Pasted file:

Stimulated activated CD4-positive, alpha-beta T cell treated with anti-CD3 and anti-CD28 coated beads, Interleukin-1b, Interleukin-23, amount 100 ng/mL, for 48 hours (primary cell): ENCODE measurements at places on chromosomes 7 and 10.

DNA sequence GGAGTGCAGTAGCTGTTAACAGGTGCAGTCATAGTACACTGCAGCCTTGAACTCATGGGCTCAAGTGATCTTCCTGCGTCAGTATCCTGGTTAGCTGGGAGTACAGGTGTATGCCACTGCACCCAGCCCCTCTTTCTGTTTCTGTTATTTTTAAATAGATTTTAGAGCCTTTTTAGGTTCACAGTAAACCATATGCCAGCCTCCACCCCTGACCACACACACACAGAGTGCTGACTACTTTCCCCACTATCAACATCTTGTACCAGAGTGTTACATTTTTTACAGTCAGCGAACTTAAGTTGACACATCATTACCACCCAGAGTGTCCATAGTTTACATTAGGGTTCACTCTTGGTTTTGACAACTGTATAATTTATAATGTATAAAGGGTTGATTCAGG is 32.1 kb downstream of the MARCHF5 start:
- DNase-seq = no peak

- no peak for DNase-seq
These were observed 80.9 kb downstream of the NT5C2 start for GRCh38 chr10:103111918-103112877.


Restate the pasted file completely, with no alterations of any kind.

Stimulated activated CD4-positive, alpha-beta T cell treated with anti-CD3 and anti-CD28 coated beads, Interleukin-1b, Interleukin-23, amount 100 ng/mL, for 48 hours (primary cell): ENCODE measurements at places on chromosomes 7 and 10.

DNA sequence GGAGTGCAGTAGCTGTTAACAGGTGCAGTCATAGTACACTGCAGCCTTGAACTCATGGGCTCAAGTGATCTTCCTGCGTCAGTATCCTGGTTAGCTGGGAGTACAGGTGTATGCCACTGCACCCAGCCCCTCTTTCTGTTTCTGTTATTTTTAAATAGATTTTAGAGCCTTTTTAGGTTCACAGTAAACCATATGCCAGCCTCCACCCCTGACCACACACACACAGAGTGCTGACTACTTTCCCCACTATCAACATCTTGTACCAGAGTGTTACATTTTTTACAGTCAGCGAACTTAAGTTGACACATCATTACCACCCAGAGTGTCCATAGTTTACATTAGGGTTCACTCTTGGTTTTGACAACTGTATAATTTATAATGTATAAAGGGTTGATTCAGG is 32.1 kb downstream of the MARCHF5 start:
- DNase-seq = no peak

- no peak for DNase-seq
These were observed 80.9 kb downstream of the NT5C2 start for GRCh38 chr10:103111918-103112877.